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Carbon tax could be a life-saver for coal industry

Tom Keane’s July 7 op-ed “Say yes to the carbon tax” explains the advantages of a proposed tax on carbon dioxide in Massachusetts.

I would like to add one advantage of a carbon tax that would help the coal industry.

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Without a carbon tax the coal industry is doomed by the availability of abundant, cheap shale oil and gas. It cannot compete. The elimination of coal is good for atmospheric carbon dioxide, but bad for the industry, which employs many workers.

With a carbon tax coal can survive. How? By economically forcing carbon dioxide from both natural gas and coal to be reduced. Although coal produces twice as much carbon dioxide per unit of energy, it produces it in large power-generating plants, where the carbon dioxide can be collected and piped to a sequestration source. Such sequestration is more difficult for natural gas.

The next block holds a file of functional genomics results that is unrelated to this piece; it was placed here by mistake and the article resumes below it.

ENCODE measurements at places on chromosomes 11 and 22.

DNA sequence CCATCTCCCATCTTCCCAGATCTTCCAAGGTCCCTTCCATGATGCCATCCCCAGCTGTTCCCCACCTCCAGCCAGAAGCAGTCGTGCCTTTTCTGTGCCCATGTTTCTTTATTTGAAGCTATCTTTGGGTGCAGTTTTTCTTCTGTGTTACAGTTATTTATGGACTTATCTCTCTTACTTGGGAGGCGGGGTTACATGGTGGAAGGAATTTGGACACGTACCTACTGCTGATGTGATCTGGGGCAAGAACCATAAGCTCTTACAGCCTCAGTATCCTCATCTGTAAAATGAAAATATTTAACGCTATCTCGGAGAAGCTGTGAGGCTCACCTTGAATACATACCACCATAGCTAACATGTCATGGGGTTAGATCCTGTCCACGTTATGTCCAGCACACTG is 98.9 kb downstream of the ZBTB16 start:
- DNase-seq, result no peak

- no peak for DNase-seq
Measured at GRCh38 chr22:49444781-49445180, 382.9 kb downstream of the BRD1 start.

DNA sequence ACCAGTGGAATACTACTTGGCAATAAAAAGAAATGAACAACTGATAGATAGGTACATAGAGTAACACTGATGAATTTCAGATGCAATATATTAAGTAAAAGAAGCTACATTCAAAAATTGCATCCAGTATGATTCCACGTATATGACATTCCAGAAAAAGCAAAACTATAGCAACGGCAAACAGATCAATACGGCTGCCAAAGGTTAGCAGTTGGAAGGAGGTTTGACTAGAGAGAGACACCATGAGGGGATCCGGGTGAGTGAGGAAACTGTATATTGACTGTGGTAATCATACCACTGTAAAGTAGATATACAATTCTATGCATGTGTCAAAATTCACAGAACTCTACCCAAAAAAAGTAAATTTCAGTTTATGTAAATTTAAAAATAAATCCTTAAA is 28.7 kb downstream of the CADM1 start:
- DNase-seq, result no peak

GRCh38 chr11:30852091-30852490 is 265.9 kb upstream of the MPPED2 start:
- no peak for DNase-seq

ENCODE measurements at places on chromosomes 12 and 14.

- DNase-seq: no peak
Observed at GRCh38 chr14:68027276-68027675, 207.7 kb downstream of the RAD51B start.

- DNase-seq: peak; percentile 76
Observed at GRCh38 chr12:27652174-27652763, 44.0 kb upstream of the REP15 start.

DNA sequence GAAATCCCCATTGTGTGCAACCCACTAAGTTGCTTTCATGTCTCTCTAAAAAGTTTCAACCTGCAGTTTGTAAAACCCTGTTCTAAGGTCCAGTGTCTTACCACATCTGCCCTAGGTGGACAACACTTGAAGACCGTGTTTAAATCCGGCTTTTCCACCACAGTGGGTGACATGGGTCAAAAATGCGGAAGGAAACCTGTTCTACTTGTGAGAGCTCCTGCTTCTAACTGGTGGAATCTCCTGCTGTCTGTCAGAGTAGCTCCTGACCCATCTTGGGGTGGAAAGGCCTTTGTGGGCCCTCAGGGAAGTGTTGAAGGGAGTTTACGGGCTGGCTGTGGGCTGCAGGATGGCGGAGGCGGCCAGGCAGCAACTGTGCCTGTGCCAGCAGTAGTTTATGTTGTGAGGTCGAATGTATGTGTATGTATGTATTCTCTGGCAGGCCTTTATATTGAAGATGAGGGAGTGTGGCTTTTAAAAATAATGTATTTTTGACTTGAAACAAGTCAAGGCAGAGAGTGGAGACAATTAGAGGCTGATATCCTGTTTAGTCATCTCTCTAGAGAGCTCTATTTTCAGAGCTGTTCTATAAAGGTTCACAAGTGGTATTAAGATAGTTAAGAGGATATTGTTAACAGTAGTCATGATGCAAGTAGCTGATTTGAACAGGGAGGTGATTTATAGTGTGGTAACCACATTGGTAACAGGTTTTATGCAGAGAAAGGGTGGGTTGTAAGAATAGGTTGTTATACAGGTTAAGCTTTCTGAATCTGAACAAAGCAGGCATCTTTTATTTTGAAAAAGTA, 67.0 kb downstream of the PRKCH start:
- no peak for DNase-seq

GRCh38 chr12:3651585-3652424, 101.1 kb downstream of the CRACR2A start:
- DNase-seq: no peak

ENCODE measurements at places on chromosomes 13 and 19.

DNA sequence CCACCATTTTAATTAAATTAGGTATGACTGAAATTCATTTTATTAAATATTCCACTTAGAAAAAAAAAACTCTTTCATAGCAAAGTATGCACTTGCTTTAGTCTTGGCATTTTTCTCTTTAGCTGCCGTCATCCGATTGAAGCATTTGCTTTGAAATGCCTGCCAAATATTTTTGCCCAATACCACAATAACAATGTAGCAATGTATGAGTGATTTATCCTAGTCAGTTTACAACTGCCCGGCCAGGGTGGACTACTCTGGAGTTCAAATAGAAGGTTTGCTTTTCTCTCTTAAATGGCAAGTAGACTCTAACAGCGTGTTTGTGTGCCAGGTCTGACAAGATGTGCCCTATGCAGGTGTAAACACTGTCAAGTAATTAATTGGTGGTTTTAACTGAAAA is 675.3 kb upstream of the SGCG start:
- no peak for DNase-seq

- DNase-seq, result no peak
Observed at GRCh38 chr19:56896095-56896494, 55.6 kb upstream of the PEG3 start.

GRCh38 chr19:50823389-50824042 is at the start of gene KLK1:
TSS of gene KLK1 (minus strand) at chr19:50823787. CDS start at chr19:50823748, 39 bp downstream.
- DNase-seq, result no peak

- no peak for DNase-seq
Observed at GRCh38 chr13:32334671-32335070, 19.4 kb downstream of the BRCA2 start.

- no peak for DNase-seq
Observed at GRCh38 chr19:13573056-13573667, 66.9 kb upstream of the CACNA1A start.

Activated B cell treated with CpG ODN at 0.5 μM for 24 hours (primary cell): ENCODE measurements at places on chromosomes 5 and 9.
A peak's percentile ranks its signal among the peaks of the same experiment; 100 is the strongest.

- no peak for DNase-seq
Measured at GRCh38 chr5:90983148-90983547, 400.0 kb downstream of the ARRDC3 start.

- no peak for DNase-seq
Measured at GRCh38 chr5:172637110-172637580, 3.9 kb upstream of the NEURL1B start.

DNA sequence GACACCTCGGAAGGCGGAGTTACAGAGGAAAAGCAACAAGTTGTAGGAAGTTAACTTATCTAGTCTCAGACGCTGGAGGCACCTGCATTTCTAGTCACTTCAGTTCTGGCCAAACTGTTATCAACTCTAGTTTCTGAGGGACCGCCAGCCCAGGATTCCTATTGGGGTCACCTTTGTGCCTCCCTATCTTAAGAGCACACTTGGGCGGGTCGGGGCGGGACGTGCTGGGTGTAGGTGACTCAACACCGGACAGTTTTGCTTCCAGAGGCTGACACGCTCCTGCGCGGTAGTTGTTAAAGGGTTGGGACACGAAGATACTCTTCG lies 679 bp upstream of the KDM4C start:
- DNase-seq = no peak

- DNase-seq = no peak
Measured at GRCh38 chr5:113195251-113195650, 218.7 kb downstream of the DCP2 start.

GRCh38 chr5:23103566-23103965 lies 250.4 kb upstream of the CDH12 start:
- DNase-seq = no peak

If the coal industry waits too long to embrace a carbon tax, it will have no power plants producing carbon dioxide for sequestration. Coal and natural gas can both be the bridge to renewables. Without the carbon tax or cap and trade, there will only be natural gas.

Further, by embracing a carbon tax or cap and trade, the United States could develop sequestration technology, which it could sell to the world.

Frank J. Elvin

Watertown

The writer is a retired refinery engineer.

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